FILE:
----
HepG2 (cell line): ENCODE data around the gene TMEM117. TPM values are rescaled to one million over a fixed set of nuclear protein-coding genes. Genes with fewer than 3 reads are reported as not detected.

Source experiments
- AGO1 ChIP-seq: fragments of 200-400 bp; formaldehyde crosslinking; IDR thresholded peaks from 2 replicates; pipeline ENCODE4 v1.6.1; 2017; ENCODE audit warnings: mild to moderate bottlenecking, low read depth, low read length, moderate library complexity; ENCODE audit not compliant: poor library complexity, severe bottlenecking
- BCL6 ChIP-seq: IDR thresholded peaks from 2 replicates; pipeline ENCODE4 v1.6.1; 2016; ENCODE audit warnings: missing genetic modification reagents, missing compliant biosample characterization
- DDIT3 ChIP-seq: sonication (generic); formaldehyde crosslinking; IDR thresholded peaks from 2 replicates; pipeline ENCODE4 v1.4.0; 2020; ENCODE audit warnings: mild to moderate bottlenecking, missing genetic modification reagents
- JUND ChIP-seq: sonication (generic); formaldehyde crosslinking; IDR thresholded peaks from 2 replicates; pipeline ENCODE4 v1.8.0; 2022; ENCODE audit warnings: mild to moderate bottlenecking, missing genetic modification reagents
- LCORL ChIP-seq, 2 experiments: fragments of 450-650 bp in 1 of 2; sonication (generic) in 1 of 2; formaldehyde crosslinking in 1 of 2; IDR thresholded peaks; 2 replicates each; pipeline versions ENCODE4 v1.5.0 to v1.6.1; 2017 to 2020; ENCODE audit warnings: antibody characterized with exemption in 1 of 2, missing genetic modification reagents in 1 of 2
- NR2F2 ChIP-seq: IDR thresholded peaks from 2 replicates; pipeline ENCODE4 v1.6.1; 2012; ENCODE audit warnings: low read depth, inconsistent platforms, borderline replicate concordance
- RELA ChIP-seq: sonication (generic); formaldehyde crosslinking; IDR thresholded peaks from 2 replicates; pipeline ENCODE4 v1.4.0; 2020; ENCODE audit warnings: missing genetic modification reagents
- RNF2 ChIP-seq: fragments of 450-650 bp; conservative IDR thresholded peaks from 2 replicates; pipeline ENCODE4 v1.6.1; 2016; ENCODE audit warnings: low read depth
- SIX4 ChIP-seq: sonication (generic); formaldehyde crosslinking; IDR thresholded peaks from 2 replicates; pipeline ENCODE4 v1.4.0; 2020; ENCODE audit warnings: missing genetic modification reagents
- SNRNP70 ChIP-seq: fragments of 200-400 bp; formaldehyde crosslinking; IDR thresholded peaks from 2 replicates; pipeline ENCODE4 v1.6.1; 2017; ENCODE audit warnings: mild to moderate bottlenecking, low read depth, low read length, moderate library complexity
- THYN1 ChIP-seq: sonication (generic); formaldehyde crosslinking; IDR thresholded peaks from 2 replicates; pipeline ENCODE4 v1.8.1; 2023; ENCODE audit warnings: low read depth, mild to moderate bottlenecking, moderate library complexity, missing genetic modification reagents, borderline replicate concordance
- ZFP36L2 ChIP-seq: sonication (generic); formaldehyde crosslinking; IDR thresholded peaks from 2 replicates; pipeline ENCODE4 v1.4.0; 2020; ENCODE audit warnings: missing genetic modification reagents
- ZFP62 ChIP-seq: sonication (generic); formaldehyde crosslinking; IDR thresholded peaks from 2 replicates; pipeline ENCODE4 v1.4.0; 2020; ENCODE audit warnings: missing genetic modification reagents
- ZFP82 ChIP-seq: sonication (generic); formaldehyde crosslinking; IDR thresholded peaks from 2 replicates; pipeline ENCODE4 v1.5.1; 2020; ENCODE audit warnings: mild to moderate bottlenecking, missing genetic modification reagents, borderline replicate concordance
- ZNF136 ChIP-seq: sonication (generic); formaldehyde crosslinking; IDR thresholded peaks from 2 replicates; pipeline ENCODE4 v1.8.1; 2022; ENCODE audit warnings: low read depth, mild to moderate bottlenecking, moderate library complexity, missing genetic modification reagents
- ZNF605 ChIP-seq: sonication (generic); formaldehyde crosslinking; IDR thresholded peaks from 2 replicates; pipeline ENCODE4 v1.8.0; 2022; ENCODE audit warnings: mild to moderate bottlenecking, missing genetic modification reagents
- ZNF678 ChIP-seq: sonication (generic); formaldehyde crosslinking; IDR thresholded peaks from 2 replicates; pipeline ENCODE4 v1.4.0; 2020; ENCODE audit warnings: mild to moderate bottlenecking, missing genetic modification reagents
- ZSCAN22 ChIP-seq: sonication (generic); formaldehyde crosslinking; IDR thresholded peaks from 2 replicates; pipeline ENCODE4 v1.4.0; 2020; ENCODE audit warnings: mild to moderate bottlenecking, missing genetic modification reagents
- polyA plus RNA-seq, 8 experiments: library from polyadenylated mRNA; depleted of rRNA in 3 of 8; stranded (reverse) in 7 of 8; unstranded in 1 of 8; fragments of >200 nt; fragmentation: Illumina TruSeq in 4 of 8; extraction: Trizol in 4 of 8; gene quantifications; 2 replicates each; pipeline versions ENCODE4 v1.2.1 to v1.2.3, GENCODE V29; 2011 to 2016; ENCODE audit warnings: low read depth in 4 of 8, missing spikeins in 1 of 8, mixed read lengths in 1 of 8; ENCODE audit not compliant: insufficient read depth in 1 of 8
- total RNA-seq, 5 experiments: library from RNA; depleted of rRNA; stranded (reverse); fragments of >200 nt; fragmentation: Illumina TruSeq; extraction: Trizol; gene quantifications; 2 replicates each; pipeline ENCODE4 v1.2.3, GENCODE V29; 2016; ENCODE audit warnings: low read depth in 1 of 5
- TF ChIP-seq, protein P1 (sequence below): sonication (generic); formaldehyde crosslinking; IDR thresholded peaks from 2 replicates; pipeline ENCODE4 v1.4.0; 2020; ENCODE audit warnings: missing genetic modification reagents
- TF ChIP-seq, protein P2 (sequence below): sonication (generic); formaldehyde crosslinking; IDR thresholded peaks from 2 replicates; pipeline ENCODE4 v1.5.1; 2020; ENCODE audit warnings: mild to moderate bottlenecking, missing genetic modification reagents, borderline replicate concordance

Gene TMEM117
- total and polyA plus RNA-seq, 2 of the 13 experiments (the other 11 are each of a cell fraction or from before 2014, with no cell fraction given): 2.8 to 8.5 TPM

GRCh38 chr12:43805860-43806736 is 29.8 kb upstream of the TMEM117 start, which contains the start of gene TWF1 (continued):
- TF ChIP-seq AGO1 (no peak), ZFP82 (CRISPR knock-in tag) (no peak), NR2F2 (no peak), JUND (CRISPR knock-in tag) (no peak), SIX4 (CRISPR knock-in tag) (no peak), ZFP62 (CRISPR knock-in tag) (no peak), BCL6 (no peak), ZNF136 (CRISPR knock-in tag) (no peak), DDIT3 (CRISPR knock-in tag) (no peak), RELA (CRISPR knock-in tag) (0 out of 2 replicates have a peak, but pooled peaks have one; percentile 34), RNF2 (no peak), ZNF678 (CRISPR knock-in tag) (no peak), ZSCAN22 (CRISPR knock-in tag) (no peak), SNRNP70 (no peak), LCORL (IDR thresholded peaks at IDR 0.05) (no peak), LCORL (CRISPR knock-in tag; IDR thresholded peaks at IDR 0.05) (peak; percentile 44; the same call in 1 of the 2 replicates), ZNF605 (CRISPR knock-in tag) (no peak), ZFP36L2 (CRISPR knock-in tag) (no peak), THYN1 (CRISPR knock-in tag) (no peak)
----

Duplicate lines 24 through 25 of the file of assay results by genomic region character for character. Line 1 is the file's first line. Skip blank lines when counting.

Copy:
- TF ChIP-seq, protein P2 (sequence below): sonication (generic); formaldehyde crosslinking; IDR thresholded peaks from 2 replicates; pipeline ENCODE4 v1.5.1; 2020; ENCODE audit warnings: mild to moderate bottlenecking, missing genetic modification reagents, borderline replicate concordance

Gene TMEM117